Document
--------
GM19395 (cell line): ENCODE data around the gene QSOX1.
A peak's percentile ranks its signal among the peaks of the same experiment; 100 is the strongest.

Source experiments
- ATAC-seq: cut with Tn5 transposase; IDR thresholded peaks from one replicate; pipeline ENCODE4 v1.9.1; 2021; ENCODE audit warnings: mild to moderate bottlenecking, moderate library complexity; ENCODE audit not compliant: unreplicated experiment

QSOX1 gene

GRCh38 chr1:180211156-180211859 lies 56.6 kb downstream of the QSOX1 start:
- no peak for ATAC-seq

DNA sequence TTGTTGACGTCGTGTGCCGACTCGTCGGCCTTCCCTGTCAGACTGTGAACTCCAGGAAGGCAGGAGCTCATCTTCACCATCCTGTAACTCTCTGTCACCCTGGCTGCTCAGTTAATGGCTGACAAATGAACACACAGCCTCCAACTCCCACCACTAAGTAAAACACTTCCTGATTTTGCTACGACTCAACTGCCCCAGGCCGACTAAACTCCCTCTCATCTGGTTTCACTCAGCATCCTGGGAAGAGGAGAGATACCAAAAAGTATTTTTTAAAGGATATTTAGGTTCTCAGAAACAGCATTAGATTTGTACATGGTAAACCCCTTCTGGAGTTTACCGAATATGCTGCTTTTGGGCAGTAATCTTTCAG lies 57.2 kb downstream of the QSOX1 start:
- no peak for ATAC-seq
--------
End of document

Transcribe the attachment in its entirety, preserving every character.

GM19395 (cell line): ENCODE data around the gene QSOX1.
A peak's percentile ranks its signal among the peaks of the same experiment; 100 is the strongest.

Source experiments
- ATAC-seq: cut with Tn5 transposase; IDR thresholded peaks from one replicate; pipeline ENCODE4 v1.9.1; 2021; ENCODE audit warnings: mild to moderate bottlenecking, moderate library complexity; ENCODE audit not compliant: unreplicated experiment

QSOX1 gene

GRCh38 chr1:180211156-180211859 lies 56.6 kb downstream of the QSOX1 start:
- no peak for ATAC-seq

DNA sequence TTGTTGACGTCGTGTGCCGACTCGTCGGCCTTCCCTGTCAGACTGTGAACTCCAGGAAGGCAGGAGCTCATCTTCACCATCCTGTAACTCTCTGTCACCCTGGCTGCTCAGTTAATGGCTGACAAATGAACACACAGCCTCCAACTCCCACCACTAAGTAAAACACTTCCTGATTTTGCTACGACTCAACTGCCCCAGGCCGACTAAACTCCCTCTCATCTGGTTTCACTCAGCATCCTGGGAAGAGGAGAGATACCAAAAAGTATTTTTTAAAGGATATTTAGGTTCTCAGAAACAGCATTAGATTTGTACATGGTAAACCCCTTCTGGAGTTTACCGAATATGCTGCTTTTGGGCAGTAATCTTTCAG lies 57.2 kb downstream of the QSOX1 start:
- no peak for ATAC-seq